Number of villages with risks for drought by region
In agricultural areas, drought can cause serious damage to local production
and to farmers‟ dwellings.
During 1989-2003, drought affected 13 million people and 46 million rai of
agricultural land, costing 4.5 billion Baht (an average of 200 million Baht per year).
The cost of the 1999 drought alone was estimated at over 1.5 billion Baht.
Farmers facing economic and financial risk due to climate
changes and water-related emergencies
only 33 percent of agriculture
land is irrigated or has access
to small water schemes.
About two million households
benefit from irrigation
and small-scale water
about 857,000 agricultural households do not have access to water for
More than half of the rivers have acceptable water quality, one-third are
degraded or polluted. (WB, 2003)
Expanding wastewater treatment is very capital intensive and is a major
From 95 wastewater treatment plants around th country, there are 7 in Bangkok;
84 in municipalities; 2 in Pattaya; and, 2 in sub-districts.
The designed capacity of these treatment plants is approximately 3 Mm3/day, but
many of them experience low efficiency due to low BOD of the incoming waste.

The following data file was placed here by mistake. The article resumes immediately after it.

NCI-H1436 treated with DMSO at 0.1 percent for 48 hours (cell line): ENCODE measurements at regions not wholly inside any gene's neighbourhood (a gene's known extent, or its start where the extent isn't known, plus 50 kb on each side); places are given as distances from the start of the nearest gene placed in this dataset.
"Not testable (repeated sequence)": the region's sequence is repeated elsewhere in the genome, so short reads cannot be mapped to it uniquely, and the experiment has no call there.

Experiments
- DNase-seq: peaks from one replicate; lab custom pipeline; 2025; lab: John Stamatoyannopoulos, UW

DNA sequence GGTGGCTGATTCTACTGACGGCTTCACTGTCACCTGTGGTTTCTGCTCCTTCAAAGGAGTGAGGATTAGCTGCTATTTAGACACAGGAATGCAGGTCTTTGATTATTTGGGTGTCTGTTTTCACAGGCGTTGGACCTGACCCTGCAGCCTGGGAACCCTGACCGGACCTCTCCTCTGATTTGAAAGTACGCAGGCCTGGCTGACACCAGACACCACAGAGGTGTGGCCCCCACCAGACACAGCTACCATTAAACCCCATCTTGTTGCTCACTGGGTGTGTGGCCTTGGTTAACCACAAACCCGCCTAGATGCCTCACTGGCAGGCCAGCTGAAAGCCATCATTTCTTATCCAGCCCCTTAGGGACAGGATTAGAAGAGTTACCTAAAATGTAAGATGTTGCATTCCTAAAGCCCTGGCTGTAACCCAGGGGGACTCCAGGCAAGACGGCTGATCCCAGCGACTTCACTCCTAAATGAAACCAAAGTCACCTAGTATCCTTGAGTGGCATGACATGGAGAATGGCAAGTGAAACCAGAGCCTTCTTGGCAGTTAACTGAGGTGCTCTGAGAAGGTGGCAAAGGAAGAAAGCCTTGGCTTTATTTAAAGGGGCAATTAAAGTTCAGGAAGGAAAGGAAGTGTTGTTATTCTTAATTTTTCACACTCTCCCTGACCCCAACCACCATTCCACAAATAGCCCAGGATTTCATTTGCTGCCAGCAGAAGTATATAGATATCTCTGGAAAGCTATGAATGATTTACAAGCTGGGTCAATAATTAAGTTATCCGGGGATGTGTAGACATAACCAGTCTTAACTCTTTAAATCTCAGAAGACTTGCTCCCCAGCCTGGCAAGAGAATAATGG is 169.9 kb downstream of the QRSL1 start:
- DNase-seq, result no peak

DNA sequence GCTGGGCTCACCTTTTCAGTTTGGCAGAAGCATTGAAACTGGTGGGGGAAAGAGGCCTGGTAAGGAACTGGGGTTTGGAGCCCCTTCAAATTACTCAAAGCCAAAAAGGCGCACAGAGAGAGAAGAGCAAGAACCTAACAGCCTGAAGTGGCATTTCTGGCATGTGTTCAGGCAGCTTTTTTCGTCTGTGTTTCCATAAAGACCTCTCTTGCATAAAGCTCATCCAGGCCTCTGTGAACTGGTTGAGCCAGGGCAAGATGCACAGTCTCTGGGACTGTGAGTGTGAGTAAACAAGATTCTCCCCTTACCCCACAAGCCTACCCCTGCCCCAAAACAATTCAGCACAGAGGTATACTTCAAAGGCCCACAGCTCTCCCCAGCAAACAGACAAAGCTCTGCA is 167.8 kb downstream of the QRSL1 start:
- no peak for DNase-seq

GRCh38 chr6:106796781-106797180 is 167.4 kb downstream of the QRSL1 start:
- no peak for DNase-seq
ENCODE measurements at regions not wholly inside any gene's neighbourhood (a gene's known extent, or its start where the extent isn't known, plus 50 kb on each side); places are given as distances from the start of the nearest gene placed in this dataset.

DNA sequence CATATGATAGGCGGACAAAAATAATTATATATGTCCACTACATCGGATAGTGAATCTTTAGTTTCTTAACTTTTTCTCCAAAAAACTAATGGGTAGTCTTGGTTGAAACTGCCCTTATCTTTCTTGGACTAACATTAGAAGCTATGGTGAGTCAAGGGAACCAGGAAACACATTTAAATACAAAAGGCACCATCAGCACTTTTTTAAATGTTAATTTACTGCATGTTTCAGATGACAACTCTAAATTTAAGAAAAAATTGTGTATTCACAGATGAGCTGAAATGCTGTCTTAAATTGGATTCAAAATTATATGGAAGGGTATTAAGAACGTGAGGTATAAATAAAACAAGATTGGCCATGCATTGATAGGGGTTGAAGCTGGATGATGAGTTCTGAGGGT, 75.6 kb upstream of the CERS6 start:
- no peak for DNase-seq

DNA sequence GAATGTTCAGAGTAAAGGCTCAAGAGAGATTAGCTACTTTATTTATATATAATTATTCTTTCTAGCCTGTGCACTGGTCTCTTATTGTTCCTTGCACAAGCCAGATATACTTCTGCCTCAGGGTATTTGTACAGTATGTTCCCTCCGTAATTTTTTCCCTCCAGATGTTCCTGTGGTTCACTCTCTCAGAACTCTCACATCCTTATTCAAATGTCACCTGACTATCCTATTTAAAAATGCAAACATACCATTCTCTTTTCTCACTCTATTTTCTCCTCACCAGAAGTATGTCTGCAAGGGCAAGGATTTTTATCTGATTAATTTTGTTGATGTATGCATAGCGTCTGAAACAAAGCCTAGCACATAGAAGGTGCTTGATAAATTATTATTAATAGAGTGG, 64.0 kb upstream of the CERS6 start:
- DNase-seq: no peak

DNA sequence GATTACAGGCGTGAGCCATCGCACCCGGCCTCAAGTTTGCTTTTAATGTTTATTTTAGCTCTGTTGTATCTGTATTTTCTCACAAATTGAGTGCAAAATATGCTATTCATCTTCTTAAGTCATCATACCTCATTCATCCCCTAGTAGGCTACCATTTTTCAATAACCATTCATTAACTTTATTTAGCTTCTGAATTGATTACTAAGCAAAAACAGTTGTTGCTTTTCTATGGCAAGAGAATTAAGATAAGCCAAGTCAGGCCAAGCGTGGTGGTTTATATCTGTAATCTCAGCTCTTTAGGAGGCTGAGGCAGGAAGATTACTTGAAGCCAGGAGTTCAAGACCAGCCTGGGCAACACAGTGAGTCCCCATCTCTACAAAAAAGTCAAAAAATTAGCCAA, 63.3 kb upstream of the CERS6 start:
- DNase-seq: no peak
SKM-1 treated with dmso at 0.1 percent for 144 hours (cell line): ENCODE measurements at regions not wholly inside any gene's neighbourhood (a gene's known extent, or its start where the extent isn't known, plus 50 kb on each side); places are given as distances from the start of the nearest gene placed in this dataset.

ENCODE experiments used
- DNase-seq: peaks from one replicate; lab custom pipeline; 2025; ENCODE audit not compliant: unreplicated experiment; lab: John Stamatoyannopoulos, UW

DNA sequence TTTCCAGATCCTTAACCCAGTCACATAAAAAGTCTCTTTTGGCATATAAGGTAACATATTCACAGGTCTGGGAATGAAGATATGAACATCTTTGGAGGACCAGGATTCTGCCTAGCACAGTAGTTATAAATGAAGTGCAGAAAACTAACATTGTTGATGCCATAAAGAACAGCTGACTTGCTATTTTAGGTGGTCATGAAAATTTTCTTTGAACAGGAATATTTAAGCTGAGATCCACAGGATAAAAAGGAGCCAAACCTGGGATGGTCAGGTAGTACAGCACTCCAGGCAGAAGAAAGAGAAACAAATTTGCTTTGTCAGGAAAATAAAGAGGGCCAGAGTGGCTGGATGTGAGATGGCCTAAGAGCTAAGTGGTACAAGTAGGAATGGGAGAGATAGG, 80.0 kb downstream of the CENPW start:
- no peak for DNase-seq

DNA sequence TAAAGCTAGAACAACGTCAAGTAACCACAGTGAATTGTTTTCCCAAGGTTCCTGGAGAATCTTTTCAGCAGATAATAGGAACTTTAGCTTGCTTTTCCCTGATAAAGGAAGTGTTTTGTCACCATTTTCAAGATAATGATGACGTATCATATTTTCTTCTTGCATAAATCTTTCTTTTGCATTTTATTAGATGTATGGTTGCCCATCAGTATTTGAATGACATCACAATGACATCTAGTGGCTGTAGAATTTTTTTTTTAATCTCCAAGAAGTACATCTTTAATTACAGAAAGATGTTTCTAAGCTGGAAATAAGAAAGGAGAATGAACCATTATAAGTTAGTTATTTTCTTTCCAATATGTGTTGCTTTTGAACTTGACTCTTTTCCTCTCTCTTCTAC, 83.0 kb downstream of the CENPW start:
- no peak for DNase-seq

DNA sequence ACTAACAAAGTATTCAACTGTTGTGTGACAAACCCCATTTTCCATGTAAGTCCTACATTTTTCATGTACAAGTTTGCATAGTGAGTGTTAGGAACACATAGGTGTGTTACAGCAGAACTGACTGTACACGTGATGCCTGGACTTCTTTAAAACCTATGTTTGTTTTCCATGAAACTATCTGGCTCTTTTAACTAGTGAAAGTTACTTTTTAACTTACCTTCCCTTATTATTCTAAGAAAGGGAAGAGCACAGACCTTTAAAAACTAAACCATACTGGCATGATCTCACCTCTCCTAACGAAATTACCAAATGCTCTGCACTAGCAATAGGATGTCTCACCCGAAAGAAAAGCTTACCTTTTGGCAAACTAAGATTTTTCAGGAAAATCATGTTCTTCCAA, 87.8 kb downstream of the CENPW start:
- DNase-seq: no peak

World Bank Impact Assessment (2011) Loss: 640,049 M
In Agriculture: 17,842 M in Industry: 513,881 M ; in Transport and Communication:
22,879 M ; in Infrastructure: 42,714 M ; in Housing and Accommodation: 45,908 M
Department of Water Resources (DWR) data suggests that during the past 10
years, floods occurred in about 10,000 villages, of which 312 were classified as
high flood risk, where floods occurred 8-10 times a year.
All these villages are located in the North-Central or the Northeast. Most of these
were backwater floods (overflow of rivers and streams). There are an additional
1,577 villages at
risk of flash floods due to heavy rain and rapid water runoff.
National Budget on Water Resources Management
Source: Bureau of Budget (2011)
The total budget for 2010 and 2011 are 1.7 trillion Baht and 2 trillion Baht, respectively. About
0.5-2% have been allocated for water resources management,
Monitoring and Evaluation on WRM investment
Benchmarks-Parameters: Participation Process, Efficiency, Effectiveness,
Output, and Outcome have been applied to different types of investments.
1. Collective decision making in Public Policy Process
• Water allocation. Flexible but with clear guidelines and regulation.
• Access to clean and safe water. Tap water to all communities.
Irrigated water reach the farm plots, especially vulnerable groups or
people at the tail ends.
• Multi-stakeholders engagement.
2. Coping with Risks in WRM
• Guidelines and careful planning to reduce the flood-drought prone
• Improve and have quality control over the natural water resources
for the piped water in the central, north, and northeast regions.
• Standardization of underground water use, especially where there
is no service of piped water.
3. Promoting Water governance
Flexible WRM, responsive to the needs of the stakeholders
and the local context.
Capacity building and institutional development to find the
solutions in water related problems
Legislative framework incorporates indigenous customary law
and traditional environmental management procedures.
Technical assistance in drafting the water laws is an
Regular review and amendment of environmental legislation.